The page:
Campaigns/Elections

Gingrich Promises Puerto Rican Statehood, Cuban Spring at Orlando Event

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ORLANDO — After keeping evangelical Puerto Ricans and bored Tea Partiers waiting in a half-empty church sanctuary for nearly an hour on Saturday, Newt Gingrich arrived at the Centro de La Familia in Orlando and promised to support Puerto Rico's bid for statehood; agitate for a Cuban spring; instruct Congress to repeal Sarbanes-Oxley, Obamacare, and Dodd-Frank; and personally shake the hand of—and take a picture with—every person in the room. 

Before Gingrich arrived at the center, Puerto Rican men in suits roamed the sparsely populated sanctuary and women wearing their Sunday Best gently fanned themselves with signs that read, "Don't believe the liberal media," while Chris Tomlin classics "Better Is One Day" and "We Cry Holy" trickled out of the PA system. The crowd came alive as Don Carlos Méndez, mayor of Aguadilla City, Puerto Rico, took the stage to introduce Gingrich. 

"I do believe that Newt Gingrich is going to be the next president of the United States," Mendez said, to wild applause. "And I do believe that Callista, his wife, Callista Gingrich is going to be a wonderful first lady. The best first lady ever!" 

Gingrich took the stage, shook Mendez's hand, and introduced a surprise endorsee, a "county commissioner" who wanted to "say a word or two." While Mendez's endorsement brought the house down, the second, supposedly more local one, resulted in a few lazy claps: The commissioner was from Longwood, which is not only not a part of Orlando, but not even in the same county. 

With endorsements out of the way, Gingrich got down to the business of bashing rival Mitt Romney for being in Wall Street's pocket. "My competitor on Tuesday has money power," he said. "There's no question on Tuesday he can raise more money from Wall Street than I can. What I want to have is people power. I want to ask each one of you to go out on Facebook, and Youtube, and Twitter, and on email, even by telephone and talking to people face to face—the old fashioned way," Gingrich said, because "this is a very important election."  

Gingrich then dipped his toe into policy, saying that repealing Dodd-Frank would "help housing get better literally overnight. It wouldn't get healthy, but it would get better." The real problem with Dodd-Frank, Gingrich said, is that people can't get housing loans. Perhaps if Floridians' chief problem were not repaying the loans they currently have, this proposal would have gotten some more applause. As it was, Gingrich went from Dodd-Frank, to Obamacare, to Sarbanes-Oxley without getting much applause (and absolutely none for Sarbanes-Oxley).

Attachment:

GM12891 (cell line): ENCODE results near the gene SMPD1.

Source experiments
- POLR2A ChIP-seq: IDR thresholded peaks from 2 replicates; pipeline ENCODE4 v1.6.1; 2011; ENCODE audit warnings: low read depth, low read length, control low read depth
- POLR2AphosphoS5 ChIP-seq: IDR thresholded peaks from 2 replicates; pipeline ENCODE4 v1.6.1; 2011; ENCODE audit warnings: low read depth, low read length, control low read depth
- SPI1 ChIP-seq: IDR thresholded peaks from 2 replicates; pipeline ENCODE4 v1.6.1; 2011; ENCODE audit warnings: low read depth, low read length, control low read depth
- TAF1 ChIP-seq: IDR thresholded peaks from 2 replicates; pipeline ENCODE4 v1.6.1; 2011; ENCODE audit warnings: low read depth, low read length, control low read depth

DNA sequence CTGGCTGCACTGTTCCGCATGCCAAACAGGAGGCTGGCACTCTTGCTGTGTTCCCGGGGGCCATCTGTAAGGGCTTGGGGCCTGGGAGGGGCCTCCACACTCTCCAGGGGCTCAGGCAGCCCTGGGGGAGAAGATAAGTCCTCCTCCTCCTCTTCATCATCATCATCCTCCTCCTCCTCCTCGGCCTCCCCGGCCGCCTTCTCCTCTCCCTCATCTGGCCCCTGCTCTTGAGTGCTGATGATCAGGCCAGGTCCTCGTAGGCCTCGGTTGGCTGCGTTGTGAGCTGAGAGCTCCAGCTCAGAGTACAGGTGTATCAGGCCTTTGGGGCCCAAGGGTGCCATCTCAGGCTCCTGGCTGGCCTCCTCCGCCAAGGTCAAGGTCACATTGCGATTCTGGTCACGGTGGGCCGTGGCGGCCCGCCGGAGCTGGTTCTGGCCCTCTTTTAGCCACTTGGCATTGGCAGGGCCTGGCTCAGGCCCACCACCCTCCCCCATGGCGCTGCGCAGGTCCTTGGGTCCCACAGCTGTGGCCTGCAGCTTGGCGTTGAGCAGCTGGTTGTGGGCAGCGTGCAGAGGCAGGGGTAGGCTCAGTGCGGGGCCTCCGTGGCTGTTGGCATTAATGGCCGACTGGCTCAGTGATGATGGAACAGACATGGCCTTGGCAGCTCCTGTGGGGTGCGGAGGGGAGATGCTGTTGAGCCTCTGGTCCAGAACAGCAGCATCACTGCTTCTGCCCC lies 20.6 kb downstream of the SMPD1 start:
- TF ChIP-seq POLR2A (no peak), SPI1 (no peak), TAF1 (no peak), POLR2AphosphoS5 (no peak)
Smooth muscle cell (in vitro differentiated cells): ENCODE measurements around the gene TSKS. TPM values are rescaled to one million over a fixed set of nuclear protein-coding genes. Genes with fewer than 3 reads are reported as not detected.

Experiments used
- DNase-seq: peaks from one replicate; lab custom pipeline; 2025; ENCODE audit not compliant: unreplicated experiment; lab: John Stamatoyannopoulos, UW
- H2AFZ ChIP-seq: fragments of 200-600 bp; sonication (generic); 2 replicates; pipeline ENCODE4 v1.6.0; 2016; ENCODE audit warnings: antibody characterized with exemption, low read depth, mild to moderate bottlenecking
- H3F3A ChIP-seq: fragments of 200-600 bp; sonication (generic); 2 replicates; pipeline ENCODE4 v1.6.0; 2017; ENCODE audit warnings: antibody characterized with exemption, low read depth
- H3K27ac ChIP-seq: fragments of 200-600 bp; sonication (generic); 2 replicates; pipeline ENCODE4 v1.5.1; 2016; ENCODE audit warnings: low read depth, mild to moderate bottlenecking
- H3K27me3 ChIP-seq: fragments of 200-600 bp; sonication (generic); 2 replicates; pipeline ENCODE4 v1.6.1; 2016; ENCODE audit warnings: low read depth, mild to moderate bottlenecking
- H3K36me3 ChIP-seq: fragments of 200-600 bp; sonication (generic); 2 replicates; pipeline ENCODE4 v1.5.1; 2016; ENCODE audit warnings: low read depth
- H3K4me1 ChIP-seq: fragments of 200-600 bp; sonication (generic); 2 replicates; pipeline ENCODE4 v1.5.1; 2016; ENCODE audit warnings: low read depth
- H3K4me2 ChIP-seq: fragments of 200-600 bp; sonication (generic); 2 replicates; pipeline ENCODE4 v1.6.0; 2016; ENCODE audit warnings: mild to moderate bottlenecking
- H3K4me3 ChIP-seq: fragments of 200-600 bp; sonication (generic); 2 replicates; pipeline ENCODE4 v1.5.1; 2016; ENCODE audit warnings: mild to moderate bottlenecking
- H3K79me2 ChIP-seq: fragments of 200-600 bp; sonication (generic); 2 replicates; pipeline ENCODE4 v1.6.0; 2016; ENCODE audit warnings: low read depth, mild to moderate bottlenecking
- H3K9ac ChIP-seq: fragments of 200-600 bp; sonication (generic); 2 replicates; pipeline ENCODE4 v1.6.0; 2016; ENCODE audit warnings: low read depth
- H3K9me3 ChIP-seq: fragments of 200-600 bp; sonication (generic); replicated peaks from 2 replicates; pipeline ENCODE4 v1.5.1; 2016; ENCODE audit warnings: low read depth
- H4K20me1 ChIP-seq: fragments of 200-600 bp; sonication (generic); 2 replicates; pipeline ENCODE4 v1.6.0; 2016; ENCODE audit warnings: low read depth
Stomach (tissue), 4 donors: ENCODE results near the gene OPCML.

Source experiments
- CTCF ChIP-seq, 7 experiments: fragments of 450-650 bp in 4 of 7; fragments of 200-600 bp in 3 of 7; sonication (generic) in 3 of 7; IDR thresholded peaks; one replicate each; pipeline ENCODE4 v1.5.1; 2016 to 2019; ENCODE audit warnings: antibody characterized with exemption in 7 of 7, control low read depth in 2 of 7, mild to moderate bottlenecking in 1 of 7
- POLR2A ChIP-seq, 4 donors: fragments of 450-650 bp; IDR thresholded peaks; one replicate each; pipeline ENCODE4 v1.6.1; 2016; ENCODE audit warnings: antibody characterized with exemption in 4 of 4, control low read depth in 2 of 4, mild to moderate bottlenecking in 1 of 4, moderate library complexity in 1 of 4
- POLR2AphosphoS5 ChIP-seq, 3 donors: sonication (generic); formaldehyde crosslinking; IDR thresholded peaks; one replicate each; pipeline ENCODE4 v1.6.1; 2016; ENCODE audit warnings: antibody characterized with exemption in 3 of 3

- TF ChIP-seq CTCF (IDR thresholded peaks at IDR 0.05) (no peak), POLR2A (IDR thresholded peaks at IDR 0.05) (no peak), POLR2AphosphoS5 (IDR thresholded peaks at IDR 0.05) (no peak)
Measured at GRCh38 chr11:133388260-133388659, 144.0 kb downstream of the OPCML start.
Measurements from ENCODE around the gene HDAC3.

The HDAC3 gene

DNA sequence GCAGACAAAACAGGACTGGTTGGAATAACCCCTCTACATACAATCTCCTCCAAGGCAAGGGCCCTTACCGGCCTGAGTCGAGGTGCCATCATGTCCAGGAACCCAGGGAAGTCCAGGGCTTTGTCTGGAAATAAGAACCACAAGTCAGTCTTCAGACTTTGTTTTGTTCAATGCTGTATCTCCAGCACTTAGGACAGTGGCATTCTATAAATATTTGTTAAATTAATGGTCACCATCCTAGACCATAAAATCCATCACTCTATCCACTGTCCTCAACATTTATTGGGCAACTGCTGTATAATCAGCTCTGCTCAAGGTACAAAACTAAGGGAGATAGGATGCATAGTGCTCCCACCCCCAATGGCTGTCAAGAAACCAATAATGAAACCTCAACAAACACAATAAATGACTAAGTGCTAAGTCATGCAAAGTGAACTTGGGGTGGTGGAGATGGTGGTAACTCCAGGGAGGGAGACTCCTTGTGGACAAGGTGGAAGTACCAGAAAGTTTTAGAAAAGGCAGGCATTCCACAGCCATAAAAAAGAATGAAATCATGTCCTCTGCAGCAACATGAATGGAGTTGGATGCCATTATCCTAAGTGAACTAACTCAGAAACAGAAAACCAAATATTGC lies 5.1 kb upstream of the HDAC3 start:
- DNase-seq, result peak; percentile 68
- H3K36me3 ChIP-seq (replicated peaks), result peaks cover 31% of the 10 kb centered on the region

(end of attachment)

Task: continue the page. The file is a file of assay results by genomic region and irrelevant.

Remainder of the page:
The former House speaker struck his first chord by promising to support Puerto Rican statehood. "I want you to know that if the people of Puerto Rico have a referendum, and they vote for statehood, I will work with Congress to ensure that we work through that. I think in every way we have an opportunity here—I'm not urging people to vote one way or another, I think people in Puerto Rico have to make their own mind up—I will work with the governor and we will work with the Congress."

Perhaps under the impression that all Spanish speakers care about Cuba, Gingrich then promised to ignite a "Cuban spring."

"I find it amazing that President Obama can look east thousands of miles to Tunisia, Libya and Syria, but he can't look south 90 miles," Gingrich said (getting absolutely no applause from the largely Puerto Rican audience). "And I just think we've been far too slow and far too passive. You have my committment that we will work very aggressively and very directly in helping the people of Cuba, and also frankly in helping the people of Venezuela, where we have an opponent in Huge Chavez, where we need to do something to make sure he is not effective in undermining the United States." (This line got quite a bit of applause.)

Gingrich then laid out a case for not nominating a moderate, saying the GOP nominated moderates in 1996 and 2008. "I think frankly that Romneycare and Obamacare are so close together," Gingrich said, putting his left and right pointer fingers together, "that you could never distinguish them in a debate." 

"So I think we need somebody out here," he said, spreading his arms wide. From the crowd, a young Puerto Rican woman yelled, "That's you!"